in opposite rhythm to the leg stride
Arm rotations each side of the body forward and back
Shoulders rotating backward
Walking in figure 8s. Very tight circles overusing hip rotation and
movement on each side.
These are to be
initiated after a couple of warm-up laps, jogging or walking. Hold every stretch for up to 10 seconds.
Do not bounce the
stretch as (ballistic) stretching can lead to muscle injury.
These are only a few
basic stretching exercises that can be undertaken.
Feet apart, pointing forward, side bends.
Feet apart pointing forward, flat back stretch
Feet apart, toes forward. full squat position
Feet apart, toes forward, side lunge
Feet apart, toes forward, pushing hips forward, arch
Neck rotations around side to side (not back)
Hands clasped above the head, stretched back and down to the sides
Trunk rotation, turn hips. Stretched down flat back
Trunk rotation to the side hands clasped above the head
apart facing forward, lunge and push hips
apart facing forward, lunge and straighten legs with head down to knees, both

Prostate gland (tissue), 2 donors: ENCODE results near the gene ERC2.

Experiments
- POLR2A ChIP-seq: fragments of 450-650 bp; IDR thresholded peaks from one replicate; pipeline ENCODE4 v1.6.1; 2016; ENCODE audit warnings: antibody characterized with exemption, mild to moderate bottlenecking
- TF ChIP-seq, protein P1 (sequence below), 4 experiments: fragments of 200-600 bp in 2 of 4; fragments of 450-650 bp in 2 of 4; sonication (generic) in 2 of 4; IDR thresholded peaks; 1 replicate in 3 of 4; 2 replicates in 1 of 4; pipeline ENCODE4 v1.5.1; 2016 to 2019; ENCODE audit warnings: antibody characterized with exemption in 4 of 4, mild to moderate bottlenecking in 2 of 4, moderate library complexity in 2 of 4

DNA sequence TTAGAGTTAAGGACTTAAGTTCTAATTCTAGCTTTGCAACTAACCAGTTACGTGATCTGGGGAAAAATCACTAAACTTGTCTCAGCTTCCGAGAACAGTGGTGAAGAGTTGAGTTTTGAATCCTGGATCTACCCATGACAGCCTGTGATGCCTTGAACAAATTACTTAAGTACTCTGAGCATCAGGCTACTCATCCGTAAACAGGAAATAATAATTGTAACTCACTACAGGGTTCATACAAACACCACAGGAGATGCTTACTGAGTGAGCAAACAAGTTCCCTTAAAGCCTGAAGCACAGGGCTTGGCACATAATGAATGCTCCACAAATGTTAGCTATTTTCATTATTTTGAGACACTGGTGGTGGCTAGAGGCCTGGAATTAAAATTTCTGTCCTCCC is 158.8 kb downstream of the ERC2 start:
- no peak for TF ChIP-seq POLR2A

with legs apart, stretch down head to knee to each leg
stretch, feet together, push knees toward ground
down legs apart, push chest to ground
on back, bring knees to chest
on back, bring foot and knee parallel to chest
on back, bring knee up and across to opposite shoulder
on side, pull foot back and push away, still holding onto foot.
up, swing knee to opposite shoulder and hands swing in opposite direction.
There are a few here and obviously many, many more that can
One of the most common
injuries that racewalkers encounter is shin splints, however,
in walkers it occurs on the outside of the
tibia (anterior tibialis syndrome).
This is a tightness and
an aggravation of the tendon leading to the anterior tibialis muscle developed
from pushing the heel to the ground and
raising the lead foot on landing.
It is compounded by tight
calves and needs massage of the calves and stretching with light work.
Speed work induced tight
hamstrings can lead to soreness of the attachment right in under the buttocks.
Again, massage and rest
with stretching, once the soreness factor has decreased, the answer.
In the case of an athlete having a lordotic